‘Arte en comunidad’ or ‘Art in Communities’ was an important topic in the series of conferences, discussions and workshops of LabSurLab. A lot of social artistic workers were present introducing their work on living memories, digesting violence and empowerment through art and technology in poor areas of Medellín, Bogotá, Cali…, like Antena Mutante, Platohedro, La DIREKTA, Geomalla, Sur del Cielo,..
And all Labsurlabbers were impressed while visiting the Cultural Center of Moravia, one of the partners of LabSurLab, situated in a neighbourhood that is built on garbage.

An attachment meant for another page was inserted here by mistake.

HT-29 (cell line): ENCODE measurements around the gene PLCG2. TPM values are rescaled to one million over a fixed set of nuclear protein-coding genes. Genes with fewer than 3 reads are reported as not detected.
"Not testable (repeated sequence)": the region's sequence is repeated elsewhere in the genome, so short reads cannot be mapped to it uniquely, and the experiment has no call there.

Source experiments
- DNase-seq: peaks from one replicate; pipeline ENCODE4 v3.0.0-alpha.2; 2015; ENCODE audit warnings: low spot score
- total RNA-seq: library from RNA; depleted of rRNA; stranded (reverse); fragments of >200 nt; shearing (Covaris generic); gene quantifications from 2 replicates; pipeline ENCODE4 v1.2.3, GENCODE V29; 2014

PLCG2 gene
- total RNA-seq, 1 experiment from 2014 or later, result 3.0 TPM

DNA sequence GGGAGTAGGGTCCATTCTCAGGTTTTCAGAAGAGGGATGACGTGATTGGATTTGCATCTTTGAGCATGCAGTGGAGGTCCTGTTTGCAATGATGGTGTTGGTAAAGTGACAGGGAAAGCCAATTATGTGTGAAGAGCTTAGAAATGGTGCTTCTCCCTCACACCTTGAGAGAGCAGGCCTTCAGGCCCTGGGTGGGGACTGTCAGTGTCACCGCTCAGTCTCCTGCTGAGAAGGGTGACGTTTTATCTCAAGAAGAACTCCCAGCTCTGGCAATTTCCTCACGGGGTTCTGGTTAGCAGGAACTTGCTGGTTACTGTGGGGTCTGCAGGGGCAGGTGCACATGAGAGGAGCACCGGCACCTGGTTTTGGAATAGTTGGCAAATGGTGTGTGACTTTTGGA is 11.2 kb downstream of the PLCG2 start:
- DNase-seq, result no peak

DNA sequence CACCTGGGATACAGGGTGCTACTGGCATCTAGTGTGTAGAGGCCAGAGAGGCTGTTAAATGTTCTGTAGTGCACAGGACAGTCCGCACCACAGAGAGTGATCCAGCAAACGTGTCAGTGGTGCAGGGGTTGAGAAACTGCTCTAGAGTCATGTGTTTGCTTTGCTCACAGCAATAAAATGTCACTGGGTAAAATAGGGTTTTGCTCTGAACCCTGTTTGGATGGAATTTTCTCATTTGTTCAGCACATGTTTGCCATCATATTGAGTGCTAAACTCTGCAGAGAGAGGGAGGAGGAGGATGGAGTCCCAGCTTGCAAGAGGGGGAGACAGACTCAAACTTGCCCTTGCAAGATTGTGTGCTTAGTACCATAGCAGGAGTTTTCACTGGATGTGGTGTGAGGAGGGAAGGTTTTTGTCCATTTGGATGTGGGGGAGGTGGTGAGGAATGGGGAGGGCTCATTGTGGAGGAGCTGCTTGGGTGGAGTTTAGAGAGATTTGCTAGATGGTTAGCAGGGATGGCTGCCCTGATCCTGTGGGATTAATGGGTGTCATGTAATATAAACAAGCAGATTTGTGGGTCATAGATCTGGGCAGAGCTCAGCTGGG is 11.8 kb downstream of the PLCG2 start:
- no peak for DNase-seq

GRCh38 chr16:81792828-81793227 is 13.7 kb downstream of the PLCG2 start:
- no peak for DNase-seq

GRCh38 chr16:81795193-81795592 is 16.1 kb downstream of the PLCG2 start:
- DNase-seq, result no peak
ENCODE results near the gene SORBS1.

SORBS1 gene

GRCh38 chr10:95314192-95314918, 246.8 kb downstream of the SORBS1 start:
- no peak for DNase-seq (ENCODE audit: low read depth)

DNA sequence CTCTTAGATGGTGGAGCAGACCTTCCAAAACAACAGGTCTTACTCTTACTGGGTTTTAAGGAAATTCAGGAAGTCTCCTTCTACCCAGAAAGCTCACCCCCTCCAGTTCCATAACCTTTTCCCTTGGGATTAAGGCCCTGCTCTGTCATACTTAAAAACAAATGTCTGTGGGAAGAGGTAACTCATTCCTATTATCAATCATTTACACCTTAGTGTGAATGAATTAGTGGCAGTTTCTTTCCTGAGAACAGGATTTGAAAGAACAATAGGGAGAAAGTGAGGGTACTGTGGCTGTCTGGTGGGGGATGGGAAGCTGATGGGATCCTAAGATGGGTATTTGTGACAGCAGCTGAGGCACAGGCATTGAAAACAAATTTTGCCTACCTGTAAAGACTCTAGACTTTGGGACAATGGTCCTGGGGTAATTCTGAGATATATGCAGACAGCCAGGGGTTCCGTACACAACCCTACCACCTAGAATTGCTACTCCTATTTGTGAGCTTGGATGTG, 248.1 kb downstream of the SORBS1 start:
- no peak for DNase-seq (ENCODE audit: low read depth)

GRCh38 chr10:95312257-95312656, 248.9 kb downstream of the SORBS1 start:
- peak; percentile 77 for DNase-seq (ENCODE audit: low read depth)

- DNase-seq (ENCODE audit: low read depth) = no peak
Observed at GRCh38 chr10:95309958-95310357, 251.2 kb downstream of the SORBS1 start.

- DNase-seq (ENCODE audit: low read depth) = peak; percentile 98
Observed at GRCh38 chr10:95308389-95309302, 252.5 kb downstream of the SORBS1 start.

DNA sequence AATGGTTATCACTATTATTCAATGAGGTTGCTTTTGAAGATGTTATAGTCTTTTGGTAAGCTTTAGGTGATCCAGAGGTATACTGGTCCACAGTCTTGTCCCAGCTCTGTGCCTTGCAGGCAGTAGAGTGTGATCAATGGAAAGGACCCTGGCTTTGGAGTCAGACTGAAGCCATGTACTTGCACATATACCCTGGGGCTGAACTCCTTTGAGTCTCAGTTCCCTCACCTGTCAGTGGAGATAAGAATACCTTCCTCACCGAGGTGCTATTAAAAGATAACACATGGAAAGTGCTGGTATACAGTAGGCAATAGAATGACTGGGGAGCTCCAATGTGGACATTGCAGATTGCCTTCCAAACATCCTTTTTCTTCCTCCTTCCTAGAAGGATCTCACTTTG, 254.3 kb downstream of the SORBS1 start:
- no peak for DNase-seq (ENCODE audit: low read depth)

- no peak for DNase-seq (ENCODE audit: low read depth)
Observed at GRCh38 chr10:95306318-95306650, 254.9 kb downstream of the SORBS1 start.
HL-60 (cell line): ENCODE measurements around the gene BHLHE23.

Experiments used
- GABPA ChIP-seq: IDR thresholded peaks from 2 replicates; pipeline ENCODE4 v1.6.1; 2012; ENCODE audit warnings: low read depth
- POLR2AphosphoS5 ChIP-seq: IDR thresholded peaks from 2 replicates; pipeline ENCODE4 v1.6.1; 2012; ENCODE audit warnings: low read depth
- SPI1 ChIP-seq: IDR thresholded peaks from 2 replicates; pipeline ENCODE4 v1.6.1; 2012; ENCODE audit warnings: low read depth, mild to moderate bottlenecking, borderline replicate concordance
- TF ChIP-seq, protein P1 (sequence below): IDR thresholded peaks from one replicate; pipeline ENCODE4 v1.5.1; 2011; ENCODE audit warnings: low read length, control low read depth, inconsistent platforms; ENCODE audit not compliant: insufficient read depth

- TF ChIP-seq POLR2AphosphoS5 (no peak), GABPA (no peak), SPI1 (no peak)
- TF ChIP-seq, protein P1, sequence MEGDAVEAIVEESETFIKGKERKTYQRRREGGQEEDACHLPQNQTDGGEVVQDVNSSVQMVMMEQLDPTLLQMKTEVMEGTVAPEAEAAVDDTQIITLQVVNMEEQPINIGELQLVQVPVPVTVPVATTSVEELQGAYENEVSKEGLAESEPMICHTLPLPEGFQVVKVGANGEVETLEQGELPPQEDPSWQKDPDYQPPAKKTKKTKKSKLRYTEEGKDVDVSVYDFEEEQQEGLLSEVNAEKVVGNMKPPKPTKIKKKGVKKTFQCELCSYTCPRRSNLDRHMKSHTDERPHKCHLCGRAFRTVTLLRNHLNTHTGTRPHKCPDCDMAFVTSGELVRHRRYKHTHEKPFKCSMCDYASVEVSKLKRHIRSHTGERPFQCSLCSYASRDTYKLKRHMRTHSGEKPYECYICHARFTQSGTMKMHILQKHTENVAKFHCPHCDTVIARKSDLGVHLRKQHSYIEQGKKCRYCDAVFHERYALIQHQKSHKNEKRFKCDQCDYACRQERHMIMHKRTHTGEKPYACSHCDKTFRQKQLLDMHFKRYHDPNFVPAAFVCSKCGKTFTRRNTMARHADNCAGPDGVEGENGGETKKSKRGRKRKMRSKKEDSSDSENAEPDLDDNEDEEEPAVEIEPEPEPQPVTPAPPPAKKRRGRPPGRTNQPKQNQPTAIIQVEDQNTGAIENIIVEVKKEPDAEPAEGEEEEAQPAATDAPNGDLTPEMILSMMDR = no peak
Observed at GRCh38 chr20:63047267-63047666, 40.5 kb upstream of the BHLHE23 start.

I did not follow the meeting on this topic, but the conclusions will be part of the labsurlab-publication. Fortunately I did participate in one of the walks through Moravia, led by Christian, one of the local youngsters for whom the cultural center is like his second home. Moravia is built on garbage, and especially one part of the neighbourhood, called ‘el morro’, is suffering from the gasses the garbage soil is producing. The local government is trying to relocate all the families living here, destroying their houses as they go, in order to reanimate the toxic soil. Toxic or proliferic, it depends whom is talking. For Christian, our local guide, el morro is his home and the gasses produced inside the morro, serve for cooking. He does not want to be relocated. For him this means that he will have to travel for 2hs to go to school or to the cutlural centre. The price they are offering for their house is too low to buy another one, the flat they are offered is a one space flat for 3 families, that they would have to finish paying. Afterwards I learned there is a third reason people do not want to be relocated. All of them living on the morro have migrated to Medellin from rural areas in Colombia, because of the civil war. They are called the ‘desubicados’. Violence is still part of their daily life, but is managed by knowing who is who and which territory belogns to whom. Being relocated would mean having to live in an area where they don’t know any of the ‘invisible frontiers’ as they are called here.